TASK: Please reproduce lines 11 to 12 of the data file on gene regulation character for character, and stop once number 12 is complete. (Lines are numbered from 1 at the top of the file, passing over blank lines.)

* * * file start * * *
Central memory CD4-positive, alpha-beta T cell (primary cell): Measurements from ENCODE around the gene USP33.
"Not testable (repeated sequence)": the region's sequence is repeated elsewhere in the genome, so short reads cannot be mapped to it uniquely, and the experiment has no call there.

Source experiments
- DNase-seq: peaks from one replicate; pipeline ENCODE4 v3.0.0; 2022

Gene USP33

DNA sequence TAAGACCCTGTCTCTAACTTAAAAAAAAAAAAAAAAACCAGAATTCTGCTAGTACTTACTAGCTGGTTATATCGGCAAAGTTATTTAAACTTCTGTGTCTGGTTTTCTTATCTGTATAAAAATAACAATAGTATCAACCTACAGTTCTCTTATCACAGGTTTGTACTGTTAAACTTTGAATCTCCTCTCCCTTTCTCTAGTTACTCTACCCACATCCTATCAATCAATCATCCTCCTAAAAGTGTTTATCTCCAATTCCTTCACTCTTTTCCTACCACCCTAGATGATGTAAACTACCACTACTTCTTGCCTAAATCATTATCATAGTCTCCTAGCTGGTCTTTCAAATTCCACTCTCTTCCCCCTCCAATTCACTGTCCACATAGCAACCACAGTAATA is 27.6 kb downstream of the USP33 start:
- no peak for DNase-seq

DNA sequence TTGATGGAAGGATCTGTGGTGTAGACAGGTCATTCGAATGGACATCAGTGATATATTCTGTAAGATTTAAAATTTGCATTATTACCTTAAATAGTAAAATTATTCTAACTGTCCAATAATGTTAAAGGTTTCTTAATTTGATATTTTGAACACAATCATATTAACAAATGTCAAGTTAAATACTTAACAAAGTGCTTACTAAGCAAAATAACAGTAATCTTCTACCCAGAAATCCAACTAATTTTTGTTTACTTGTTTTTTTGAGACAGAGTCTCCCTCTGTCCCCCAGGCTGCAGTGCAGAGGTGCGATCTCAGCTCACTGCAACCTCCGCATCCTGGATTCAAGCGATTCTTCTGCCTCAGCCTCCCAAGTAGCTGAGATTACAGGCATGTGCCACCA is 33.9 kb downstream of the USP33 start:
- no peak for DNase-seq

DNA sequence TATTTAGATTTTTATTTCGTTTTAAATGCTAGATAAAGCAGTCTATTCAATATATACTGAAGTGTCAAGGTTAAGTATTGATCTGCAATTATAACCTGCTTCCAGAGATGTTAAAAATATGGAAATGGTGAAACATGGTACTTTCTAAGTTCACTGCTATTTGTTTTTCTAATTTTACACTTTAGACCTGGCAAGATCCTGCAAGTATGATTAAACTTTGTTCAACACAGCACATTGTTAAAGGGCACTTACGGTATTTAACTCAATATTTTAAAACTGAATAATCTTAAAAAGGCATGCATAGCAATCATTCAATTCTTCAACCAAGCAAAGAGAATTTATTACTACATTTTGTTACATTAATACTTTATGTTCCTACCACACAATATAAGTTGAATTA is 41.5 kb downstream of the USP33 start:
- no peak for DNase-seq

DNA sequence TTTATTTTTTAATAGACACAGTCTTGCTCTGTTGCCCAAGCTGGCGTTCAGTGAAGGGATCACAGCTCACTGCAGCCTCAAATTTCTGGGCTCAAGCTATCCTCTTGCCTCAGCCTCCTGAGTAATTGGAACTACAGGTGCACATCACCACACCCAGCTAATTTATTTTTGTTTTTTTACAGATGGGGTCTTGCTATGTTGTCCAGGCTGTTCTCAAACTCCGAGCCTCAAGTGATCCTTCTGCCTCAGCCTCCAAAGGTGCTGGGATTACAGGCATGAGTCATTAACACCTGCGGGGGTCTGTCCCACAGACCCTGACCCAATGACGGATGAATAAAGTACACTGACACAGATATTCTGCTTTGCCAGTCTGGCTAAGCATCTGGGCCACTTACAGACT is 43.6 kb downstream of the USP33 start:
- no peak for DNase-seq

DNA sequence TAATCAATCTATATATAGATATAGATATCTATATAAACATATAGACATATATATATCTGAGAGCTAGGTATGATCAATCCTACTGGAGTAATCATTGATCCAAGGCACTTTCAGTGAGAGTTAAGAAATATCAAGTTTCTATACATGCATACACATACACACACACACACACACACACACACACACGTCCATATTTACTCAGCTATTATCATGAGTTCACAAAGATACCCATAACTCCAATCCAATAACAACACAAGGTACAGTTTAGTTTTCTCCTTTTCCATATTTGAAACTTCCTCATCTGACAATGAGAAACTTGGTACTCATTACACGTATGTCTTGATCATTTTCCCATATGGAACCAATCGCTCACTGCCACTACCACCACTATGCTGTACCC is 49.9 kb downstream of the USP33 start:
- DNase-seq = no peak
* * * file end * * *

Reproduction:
- no peak for DNase-seq

DNA sequence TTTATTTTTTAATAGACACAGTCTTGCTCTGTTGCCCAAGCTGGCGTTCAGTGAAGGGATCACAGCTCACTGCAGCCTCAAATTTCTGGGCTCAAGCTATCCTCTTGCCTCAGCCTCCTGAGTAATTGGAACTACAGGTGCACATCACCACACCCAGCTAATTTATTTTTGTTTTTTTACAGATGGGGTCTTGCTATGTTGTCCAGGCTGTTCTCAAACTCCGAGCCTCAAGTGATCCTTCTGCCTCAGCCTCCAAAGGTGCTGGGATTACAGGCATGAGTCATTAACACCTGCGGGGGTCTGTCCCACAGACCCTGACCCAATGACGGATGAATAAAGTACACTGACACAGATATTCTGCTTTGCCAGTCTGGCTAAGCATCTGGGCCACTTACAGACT is 43.6 kb downstream of the USP33 start: